The fragrance of freshly brewed coffee from the cafe below our office filled the air. I wished I were home but there was still work left to do at this late hour. I took out my diary from the drawer and continued where I left. The last entry, ‘he just left. They have not been able to trace him’ brought me back to its beginning.
“So, nobody in the village knew where he came from?” I asked Mr Solis.
“No. He just showed up from nowhere. Like that,” he cocked his head towards the plump 3-year-old boy who was only wearing shorts and happily playing in the rain with another kid.
“He refuses to wear a shirt,” the village head chuckled. I smiled.
He then continued, “When I found him he was surrounded by pigeons. He didn’t look lost or abandoned. When he saw me, he grinned the widest grin I’d ever seen in my life and started calling me ‘dada’. When I asked him whom he was with, he shook his head and said, ‘My brothers. My sisters’.
‘Where are they? Are they with you?’
‘They are everywhere!’ he answered, spreading his little hands in the air.
“I couldn’t get what he meant by ‘everywhere’ but when a group of youngsters passed by, he called them brothers and sisters, giggled and danced, clapping his hands joyously. I took him home and he began calling my wife ‘mama’.” He smiled; his eyes looked amused.
He then continued, “News spreads quickly in our little village. Before long neighbours turned up one by one. He called all the adults mama and dada, and all the children brothers and sisters. I can’t explain it but he did something to our village. He turned us all into one big caring family, biologically connected or not.”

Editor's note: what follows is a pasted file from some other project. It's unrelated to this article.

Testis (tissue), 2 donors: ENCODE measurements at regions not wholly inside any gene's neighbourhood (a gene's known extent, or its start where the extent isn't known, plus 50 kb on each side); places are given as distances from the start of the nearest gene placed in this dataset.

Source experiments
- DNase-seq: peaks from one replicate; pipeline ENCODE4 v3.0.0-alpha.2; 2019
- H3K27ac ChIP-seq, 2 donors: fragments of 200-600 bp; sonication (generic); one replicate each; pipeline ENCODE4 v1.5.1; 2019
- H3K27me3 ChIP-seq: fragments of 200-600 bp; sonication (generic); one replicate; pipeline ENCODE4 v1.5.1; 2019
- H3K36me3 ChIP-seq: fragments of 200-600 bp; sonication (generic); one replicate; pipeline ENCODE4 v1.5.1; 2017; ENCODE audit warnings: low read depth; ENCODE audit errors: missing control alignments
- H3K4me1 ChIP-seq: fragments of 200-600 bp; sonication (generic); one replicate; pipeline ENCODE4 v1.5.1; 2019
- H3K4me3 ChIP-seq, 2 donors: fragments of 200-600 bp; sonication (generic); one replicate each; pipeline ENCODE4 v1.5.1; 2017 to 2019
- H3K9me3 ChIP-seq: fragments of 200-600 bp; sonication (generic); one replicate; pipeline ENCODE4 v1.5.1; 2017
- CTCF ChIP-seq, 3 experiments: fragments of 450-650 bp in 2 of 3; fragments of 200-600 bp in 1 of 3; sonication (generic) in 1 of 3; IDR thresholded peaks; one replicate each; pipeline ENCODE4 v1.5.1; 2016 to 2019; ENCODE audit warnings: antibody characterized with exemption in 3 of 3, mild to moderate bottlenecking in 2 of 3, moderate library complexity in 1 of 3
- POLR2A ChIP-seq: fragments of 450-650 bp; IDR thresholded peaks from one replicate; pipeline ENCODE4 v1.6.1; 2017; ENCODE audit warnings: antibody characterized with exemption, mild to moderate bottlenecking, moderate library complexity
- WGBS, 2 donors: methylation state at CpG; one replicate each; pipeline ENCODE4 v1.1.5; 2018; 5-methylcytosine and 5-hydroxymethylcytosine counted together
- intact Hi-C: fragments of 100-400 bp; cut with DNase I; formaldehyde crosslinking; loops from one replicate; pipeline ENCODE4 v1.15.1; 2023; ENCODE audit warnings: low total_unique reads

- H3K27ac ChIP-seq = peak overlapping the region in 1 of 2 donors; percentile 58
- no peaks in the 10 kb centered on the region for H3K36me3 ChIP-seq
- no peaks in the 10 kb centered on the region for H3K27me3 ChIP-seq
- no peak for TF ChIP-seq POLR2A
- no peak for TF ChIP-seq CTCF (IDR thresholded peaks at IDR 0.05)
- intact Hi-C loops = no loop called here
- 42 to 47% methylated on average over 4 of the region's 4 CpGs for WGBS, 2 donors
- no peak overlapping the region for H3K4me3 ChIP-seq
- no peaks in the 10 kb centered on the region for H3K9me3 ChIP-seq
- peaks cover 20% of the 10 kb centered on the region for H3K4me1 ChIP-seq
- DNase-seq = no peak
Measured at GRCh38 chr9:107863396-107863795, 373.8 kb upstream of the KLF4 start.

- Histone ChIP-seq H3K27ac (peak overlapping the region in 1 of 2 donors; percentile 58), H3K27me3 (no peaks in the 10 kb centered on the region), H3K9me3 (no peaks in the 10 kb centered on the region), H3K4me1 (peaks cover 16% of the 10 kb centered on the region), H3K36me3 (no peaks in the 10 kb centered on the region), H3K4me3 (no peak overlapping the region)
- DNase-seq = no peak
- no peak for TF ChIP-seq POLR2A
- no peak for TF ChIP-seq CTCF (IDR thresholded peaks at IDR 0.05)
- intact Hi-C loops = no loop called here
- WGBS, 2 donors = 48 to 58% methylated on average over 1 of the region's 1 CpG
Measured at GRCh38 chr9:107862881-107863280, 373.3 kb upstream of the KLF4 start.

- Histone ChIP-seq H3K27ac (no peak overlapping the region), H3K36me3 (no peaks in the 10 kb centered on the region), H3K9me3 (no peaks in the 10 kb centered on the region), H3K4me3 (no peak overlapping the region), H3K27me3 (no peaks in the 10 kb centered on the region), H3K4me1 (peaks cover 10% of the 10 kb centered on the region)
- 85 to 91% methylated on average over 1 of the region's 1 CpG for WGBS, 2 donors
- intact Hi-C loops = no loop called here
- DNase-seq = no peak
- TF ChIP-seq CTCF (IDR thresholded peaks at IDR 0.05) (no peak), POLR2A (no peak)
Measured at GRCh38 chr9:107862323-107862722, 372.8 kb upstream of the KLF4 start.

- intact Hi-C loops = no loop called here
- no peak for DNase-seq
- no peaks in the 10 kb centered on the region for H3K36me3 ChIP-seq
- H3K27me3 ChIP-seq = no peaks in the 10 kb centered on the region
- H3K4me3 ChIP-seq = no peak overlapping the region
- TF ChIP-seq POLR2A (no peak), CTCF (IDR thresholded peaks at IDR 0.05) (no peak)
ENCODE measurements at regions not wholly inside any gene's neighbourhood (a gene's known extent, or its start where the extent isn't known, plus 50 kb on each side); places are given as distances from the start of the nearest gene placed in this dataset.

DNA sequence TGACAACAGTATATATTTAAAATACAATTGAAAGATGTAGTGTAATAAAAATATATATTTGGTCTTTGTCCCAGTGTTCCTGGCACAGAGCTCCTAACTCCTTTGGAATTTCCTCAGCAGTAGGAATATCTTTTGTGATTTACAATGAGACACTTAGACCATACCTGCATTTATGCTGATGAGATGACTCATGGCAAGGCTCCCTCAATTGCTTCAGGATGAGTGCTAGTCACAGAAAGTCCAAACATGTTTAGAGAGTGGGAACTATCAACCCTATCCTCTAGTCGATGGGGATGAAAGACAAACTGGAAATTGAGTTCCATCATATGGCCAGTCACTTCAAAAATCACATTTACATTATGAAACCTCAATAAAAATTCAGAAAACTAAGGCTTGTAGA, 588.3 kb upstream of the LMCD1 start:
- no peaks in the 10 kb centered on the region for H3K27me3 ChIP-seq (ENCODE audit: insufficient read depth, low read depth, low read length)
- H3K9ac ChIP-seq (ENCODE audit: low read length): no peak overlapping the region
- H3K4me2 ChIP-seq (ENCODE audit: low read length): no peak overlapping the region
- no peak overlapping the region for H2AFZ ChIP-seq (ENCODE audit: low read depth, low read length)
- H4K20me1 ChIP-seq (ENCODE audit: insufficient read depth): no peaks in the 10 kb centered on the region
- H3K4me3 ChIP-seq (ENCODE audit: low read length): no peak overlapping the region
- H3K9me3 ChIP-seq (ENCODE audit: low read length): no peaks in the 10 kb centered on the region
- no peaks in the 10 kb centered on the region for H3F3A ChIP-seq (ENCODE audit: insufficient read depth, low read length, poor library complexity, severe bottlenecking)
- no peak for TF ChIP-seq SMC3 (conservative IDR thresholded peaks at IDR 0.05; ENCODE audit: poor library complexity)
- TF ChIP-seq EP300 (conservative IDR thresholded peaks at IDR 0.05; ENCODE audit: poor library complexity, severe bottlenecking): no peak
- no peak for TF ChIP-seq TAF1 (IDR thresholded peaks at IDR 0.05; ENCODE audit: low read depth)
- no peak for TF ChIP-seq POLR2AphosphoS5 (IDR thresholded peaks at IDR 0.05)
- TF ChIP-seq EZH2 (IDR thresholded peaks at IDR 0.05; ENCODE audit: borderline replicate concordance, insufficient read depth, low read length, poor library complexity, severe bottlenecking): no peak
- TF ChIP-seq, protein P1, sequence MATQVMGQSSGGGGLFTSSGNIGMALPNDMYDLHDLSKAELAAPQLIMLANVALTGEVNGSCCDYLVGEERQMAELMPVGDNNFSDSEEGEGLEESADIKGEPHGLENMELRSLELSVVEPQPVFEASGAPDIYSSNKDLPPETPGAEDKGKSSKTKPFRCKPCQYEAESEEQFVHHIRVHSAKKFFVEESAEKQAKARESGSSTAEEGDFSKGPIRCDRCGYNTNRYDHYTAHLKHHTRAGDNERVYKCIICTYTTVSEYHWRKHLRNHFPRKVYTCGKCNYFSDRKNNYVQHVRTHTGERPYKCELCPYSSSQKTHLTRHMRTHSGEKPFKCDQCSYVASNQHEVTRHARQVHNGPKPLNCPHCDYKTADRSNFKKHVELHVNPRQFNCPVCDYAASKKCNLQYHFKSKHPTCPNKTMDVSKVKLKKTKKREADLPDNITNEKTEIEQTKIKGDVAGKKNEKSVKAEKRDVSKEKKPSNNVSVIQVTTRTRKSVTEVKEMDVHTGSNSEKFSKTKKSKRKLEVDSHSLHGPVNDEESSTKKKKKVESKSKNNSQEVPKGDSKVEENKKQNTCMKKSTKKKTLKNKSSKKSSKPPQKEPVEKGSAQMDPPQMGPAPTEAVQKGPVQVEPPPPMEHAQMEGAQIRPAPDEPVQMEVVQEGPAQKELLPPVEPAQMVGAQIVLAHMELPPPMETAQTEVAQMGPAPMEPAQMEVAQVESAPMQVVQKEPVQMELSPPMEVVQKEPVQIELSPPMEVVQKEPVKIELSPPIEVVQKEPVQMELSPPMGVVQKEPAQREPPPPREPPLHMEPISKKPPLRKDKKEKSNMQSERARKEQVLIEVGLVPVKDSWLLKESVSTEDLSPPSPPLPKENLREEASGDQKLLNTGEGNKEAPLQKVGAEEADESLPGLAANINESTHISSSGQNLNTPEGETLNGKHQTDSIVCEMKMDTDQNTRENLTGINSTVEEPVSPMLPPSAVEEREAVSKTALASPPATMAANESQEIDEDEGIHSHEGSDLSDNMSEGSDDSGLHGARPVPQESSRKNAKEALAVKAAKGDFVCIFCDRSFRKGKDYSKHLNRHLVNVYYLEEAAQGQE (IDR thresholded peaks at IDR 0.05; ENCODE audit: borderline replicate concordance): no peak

“Is that why your people want to adopt?” I clarified.
“Yes! Even the newly-wed couples have decided to take care of orphans and give them loving homes.”
“It’s commendable!” I said. “His birthmark, it -,”
“We had it checked by an expert and he says that it has a curious resemblance to an ancient script. He deciphered it and told us that it means, All is one, one is all!”
I left that day feeling ecstatic. There was nothing more fulfilling than knowing a few unfortunate children were finally getting the love they deserve.
Three weeks later I went back to the same village to announce the good news. I was greeted with sad tidings. The love-child had left, he had disappeared without a trace.
Hence, the last entry in my diary.
I rubbed my temple thinking of the extraordinary child who had come and gone causing such profound changes in the village. An odd mixture of sorrow and joy filled my heart.
Just then my phone rang.
The chief of a nearby village called to inform me that there were requests for multiple adoptions from his village and he wanted to know the requirements.
“The miracle child is back!” I screamed in rapture.
Rham Dhel is a vegan who dabbles in writing fiction. Her stories usually involve humans trying to find meaning in a world in disconnect with its animal inhabitants. She's an eco-child, a friend to all creatures, and a defender of the meek and mute beings of the wild.